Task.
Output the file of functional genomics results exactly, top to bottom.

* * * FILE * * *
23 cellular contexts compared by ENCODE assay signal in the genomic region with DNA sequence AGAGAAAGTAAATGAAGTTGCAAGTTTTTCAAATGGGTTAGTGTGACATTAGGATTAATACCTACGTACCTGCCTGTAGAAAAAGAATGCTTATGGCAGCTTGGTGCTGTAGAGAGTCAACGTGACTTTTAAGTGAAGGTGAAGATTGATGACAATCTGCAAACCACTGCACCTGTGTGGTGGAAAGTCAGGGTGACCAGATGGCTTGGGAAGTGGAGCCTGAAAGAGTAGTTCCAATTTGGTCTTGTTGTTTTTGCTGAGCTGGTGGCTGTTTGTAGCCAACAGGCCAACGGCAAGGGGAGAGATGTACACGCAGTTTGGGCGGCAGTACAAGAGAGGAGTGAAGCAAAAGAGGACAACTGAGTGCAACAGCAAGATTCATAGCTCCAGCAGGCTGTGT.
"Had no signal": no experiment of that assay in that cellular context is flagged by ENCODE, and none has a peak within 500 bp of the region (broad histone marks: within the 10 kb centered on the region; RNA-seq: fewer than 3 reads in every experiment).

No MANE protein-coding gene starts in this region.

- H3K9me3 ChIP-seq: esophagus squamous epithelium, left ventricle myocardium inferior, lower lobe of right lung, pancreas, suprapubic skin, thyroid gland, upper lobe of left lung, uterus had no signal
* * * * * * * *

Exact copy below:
23 cellular contexts compared by ENCODE assay signal in the genomic region with DNA sequence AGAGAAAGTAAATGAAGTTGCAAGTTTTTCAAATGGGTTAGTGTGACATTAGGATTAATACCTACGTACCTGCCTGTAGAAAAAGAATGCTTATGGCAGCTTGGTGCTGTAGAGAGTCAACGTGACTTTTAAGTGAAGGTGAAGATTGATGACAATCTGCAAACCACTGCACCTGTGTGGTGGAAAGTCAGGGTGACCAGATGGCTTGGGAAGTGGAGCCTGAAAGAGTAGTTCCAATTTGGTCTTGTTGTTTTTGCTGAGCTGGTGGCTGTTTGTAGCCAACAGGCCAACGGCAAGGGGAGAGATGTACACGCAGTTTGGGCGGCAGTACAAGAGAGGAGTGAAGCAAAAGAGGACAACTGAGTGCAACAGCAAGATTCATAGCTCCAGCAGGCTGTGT.
"Had no signal": no experiment of that assay in that cellular context is flagged by ENCODE, and none has a peak within 500 bp of the region (broad histone marks: within the 10 kb centered on the region; RNA-seq: fewer than 3 reads in every experiment).

No MANE protein-coding gene starts in this region.

- H3K9me3 ChIP-seq: esophagus squamous epithelium, left ventricle myocardium inferior, lower lobe of right lung, pancreas, suprapubic skin, thyroid gland, upper lobe of left lung, uterus had no signal